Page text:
2 from Orleans County named to Health Leadership Fellowship program

By Ginny Kropf, correspondent Posted 20 March 2024 at 4:28 pm

Renee Hungerford of Community Action, Karen Kinter of Oak Orchard Health join intensive program lasting 18 months

Photo by Ginny Kropf: Renee Hungerford, left, and Karen Kinter have both been accepted into the prestigious Health Leadership Fellows program by the Health Foundation for WNY.

ALBION – Two women in leadership positions in Orleans County have been chosen for a very prestigious honor by the Health Foundation of WNY.

Karen Kinter, CEO of Oak Orchard Health, and Renee Hungerford, CEO of Community Action of Orleans & Genesee, recently learned they had been accepted into the Health Leadership Fellows program for Cohort 11.

Both women said applying for that honor had been on their minds for a long time, and without the other knowing about it, they each applied this year.

The application is followed by an extensive interview process, in which the accepted individuals are chosen. Kinter and Hungerford learned of each other’s selection when the list was published.

The Fellows program’s goal is to strengthen collaboration among hundreds of nonprofit professionals who serve young children and older adults in western and central New York.

Their belief is, “When leaders at local nonprofits collaborate and share a sense of purpose, they can work together to solve the region’s toughest health issues.”

Hungerford noted she and Kinter already have a working relationship.

“We have already partnered with each other through my Axis of Care, and I used to work at Oak Orchard Health,” Hungerford said. “Healthcare is a frustrating system, and I want to help fix it.”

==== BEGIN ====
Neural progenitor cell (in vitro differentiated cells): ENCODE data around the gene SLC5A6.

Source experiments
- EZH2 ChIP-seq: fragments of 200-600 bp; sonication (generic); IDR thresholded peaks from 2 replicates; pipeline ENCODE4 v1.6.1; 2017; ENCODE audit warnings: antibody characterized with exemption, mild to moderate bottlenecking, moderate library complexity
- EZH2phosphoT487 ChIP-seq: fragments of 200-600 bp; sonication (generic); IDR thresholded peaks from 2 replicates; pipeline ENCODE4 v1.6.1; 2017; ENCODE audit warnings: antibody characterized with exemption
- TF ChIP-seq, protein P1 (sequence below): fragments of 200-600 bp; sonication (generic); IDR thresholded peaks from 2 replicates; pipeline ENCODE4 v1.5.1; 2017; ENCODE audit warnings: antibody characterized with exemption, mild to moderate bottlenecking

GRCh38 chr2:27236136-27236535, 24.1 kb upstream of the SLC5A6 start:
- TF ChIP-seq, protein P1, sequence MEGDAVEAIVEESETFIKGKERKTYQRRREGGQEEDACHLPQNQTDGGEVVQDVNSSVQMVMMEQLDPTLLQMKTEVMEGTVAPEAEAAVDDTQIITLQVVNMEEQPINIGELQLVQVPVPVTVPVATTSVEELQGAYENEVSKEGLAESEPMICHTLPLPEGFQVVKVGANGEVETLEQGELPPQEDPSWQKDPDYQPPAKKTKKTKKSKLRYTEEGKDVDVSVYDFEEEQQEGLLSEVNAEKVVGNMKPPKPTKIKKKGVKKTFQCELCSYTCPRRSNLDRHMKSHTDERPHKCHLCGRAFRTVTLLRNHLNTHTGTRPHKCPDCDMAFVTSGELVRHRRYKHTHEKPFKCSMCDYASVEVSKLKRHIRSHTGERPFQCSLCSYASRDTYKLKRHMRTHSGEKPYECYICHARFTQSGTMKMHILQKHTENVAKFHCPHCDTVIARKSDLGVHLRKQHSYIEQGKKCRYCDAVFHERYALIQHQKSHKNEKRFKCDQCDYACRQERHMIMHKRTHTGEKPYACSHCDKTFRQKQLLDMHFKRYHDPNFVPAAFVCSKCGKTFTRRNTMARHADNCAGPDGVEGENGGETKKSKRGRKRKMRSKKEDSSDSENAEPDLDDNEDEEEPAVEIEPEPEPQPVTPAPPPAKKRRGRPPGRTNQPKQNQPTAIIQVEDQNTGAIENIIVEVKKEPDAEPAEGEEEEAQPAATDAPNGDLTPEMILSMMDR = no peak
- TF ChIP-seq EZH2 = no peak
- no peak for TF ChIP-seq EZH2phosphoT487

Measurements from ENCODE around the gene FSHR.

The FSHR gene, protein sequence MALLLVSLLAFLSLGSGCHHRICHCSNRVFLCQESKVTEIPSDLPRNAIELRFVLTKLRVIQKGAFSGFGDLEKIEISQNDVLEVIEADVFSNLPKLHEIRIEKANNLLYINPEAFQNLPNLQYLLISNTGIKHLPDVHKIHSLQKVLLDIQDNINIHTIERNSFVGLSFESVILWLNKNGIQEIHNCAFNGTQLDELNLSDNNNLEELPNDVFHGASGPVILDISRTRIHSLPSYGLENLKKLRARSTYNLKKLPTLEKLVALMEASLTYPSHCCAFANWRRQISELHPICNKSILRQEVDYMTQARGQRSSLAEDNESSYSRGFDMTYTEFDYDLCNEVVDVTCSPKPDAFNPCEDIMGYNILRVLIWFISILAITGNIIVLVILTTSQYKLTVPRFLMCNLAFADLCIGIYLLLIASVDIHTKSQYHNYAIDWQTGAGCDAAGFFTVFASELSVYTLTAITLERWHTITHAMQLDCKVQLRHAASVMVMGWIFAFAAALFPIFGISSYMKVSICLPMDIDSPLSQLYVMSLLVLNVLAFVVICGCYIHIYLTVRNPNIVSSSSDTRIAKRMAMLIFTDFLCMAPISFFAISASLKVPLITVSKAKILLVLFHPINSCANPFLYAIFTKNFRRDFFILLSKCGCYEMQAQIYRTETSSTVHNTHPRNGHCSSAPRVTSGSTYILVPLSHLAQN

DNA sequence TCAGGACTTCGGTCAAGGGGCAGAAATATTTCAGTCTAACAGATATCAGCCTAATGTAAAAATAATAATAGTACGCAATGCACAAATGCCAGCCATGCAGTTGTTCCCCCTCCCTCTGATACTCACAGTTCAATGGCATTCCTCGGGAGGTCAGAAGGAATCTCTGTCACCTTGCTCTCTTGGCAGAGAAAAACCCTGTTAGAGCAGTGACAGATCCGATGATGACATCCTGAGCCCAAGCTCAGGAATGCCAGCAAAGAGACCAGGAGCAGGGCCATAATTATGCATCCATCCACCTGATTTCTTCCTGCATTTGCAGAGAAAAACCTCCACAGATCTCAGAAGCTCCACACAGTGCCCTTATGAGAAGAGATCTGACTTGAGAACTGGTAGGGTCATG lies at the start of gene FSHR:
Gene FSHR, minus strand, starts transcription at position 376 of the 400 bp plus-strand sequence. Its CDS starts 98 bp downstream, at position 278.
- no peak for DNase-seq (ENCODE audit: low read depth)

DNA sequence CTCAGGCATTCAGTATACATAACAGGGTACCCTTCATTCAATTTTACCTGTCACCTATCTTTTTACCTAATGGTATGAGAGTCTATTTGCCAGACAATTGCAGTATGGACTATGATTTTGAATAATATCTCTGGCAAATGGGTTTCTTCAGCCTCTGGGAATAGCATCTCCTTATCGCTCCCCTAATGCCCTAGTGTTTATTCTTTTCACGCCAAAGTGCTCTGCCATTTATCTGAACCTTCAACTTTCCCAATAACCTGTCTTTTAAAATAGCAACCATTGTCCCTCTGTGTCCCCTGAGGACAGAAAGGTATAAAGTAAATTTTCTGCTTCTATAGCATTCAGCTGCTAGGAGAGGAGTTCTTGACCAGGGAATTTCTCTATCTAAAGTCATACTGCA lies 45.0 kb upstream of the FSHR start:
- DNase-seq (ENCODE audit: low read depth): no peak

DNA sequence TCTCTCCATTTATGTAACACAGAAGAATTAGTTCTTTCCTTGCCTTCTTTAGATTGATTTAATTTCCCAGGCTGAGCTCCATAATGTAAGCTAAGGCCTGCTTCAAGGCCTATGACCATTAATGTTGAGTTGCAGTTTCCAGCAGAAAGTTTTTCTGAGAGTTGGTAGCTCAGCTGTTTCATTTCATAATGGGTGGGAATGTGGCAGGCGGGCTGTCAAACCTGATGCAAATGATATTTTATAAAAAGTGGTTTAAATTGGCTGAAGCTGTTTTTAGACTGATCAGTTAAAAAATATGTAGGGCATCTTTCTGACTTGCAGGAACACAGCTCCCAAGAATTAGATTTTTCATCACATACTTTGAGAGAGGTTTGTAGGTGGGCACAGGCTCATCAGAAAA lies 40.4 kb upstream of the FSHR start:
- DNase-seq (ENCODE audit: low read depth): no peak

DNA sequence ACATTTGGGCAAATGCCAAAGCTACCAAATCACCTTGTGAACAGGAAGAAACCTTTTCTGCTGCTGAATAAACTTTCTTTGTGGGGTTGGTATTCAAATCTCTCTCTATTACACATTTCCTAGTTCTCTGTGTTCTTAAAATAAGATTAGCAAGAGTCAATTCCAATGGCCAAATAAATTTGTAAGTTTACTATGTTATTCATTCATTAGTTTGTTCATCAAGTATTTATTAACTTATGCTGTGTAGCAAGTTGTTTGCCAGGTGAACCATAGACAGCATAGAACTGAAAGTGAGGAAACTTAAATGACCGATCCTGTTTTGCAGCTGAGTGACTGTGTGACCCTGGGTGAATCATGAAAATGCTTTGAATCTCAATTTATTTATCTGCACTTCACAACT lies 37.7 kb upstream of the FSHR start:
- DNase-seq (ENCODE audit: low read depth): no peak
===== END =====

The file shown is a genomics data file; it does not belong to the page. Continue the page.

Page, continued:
Kinter was amazed that two people from Orleans County would be accepted into the program at the same time.

“Both Renee’s and my organization are quite large here in this area, but they don’t compare with the size of city organizations,” Kinter said.

Two others from Orleans County also completed the program recently: Paul Pettit from the Orleans and Genesee County Health Departments and Dean Bellack of Medina, the former United Way director in Orleans County.

Bellack earned the honor because of relationships he developed with outside foundations while director of United Way of Orleans County and weekly phone and Zoom calls with non-profit agencies.

“We are going to be with a bunch of people who want to do innovative projects,” Hungerford said. “We will be asked to come up with a project based on solving healthcare issues in our area.”

The program lasts 18 months, during which time participants will be asked to attend four sessions of two or three days each in a residential setting, away from their jobs.

“They want to be sure our full focus is on this,” Hungerford said.

“I’m very excited that Renee and I will go through this highly regarded program together,” Kinter said. “It will allow us to strengthen both our organizations and communities. Through our collaboration along with many other regional healthcare leaders, we’ll be able to improve the care and services we provide. The recent opening of the Warming Center in Albion was a great example of community collaboration. Oak Orchard Health was happy to be part of that effort.”

“The Health Leadership Fellows Program is important for our community and the people we serve,” Hungerford said. “I look forward to learning and collaborating with Karen and all the other regional health leaders. The issues we face in healthcare are complex and this program gives us the tools to develop initiatives to help.”

Topics addressed will include personal leadership, leading change, communicating as a leader and results-based leadership and collaboration. Each cohort of fellows is made up of about 40 professionals from health-related and safety net organizations throughout western and central New York.

Their graduation is scheduled for November 2025.

The Health Foundation of WNY has been funding community health since its inception in 2002. Since awarding its first grants in 2004, the Foundation has awarded more than $30 million to fund programs in 16 counties in western and central New York. Funding has been focused on programs that improve health outcomes for two of the most vulnerable and underserved populations in the region – older adults and children from birth to age 5 who are impacted by poverty.